“For all the uncertainty outside its walls, the Mirwais school brims with life. Its 40 classrooms are so full that classes are held in four tents, donated by Unicef, in the courtyard. The Afghan Ministry of Education is building a permanent building as well. The past several days at the school have been given over to examinations. In one classroom, a geography class, a teacher posed a series of questions while her students listened and wrote their answers on paper. … At a desk in the front row, Shamsia, the girl with the burned face, pondered the questions while cupping a hand over her largest scar. She squinted down at the paper, rubbed her eyes, wrote something down. Doctors have told Shamsia that her face may need plastic surgery if there is to be any chance of the scars disappearing. It is a distant dream: Shamsia’s village does not even have regular electricity, and her father is disabled. After class, Shamsia blended in with the other girls, standing around, laughing and joking. She seemed un-self-conscious about her disfigurement, until she began to recount her ordeal. ‘The people who did this,’ she said, ‘do not feel the pain of others.'”

Hopes and dreams — even distant ones — are enough to motivate people. Any activity that supports hope and reduces fear is worth supporting. Standing for something rather than opposing something is always a better course to pursue. In an op-piece about the on-going situation in Gaza, New York Times‘ columnist Thomas Friedman asked the leaders of Hamas, “Are you about destroying Israel or building Gaza?” A similar question could be posed to the Taliban — are you about destroying those who see things differently than you or about building Afghanistan? The Taliban are clearly not about building Afghanistan. Taliban members in Pakistan are now trying to spread their twisted theology there [“Pakistani Taliban blow up schools in Swat,” by Junaid Khan, Washington Post, 19 January 2009].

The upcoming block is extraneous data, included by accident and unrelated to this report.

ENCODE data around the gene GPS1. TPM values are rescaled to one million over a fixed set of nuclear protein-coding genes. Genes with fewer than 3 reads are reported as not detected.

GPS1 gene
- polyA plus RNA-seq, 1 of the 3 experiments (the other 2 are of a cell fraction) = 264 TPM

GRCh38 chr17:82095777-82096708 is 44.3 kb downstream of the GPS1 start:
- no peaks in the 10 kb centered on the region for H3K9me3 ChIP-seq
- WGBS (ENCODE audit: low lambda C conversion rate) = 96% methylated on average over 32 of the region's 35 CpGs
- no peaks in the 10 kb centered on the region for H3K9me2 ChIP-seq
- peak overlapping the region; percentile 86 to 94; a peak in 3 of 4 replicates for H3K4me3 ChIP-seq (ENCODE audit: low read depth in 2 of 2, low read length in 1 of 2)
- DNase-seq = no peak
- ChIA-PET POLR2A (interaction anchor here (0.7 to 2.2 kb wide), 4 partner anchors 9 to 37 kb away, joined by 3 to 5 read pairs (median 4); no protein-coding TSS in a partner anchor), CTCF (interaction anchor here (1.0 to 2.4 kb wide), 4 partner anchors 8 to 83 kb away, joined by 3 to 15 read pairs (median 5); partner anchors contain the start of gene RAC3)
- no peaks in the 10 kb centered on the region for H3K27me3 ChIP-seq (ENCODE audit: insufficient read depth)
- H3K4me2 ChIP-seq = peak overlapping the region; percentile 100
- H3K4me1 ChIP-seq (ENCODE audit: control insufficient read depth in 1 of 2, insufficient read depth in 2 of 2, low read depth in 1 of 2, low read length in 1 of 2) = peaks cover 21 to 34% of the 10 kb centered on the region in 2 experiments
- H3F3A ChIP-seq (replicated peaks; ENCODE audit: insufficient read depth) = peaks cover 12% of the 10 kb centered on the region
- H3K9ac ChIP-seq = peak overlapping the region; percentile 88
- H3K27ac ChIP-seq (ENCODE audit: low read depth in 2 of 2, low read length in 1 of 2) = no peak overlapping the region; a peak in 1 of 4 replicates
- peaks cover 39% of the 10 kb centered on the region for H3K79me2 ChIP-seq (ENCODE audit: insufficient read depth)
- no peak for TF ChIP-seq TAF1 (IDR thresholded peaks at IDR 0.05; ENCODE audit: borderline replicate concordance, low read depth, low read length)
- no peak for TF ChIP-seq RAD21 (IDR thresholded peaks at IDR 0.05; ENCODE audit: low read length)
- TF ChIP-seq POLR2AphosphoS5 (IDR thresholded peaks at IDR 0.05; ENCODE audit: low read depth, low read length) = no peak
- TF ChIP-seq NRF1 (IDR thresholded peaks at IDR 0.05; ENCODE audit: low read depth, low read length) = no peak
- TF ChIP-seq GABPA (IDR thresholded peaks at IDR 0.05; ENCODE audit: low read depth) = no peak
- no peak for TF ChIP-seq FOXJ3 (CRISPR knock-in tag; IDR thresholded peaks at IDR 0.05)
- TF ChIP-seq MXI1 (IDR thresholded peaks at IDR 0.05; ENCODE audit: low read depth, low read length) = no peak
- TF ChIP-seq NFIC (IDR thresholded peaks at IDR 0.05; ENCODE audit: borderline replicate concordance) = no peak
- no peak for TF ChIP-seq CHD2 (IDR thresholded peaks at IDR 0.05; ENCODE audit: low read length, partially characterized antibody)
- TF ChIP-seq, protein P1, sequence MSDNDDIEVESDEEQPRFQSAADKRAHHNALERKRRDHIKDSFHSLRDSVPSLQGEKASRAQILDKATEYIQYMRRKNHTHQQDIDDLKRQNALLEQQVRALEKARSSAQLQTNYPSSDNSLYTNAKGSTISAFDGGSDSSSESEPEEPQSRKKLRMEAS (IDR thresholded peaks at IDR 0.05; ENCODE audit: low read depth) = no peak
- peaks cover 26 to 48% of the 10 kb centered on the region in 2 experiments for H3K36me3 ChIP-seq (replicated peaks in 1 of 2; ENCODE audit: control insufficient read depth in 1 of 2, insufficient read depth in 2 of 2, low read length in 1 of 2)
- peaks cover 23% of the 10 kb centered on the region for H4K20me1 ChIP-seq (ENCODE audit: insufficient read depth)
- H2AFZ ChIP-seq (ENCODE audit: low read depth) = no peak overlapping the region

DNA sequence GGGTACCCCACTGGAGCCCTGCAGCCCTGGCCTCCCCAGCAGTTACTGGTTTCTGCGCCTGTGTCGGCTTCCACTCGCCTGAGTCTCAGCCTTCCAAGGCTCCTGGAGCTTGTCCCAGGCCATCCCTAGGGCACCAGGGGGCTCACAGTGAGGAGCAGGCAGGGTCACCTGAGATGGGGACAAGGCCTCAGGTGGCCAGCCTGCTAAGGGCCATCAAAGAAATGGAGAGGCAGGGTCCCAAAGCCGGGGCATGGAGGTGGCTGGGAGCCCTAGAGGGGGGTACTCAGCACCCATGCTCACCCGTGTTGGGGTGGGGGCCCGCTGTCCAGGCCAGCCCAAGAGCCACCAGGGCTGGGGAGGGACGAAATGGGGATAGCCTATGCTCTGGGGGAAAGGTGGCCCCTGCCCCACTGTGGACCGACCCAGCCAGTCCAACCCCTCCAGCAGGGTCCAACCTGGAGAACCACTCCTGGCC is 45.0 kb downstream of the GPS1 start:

“Pakistani Taliban insurgents blew up four schools in the northwestern Swat region … hours after a cabinet minister vowed that the government would reopen schools in the violence-plagued valley. … As with Afghanistan’s Taliban, their Pakistani counterparts oppose education for girls and they recently banned female education in Swat altogether.”

Teachers in Swat have indicated that they will not return to the classroom until the government can guarantee their safety and peace and security are restored to the region. As a result of the Taliban’s actions, those who could afford to flee have left the area. For those who could not afford to move, daily life is filled with terror and a generation of young Pakistanis is watching their future literally go up in smoke. I’m reminded of Edmund Burke’s famous quote, “The only thing necessary for the triumph of evil is for good men to do nothing.” The “good men and women” of Kandahar are doing something. Let’s hope they triumph over evil.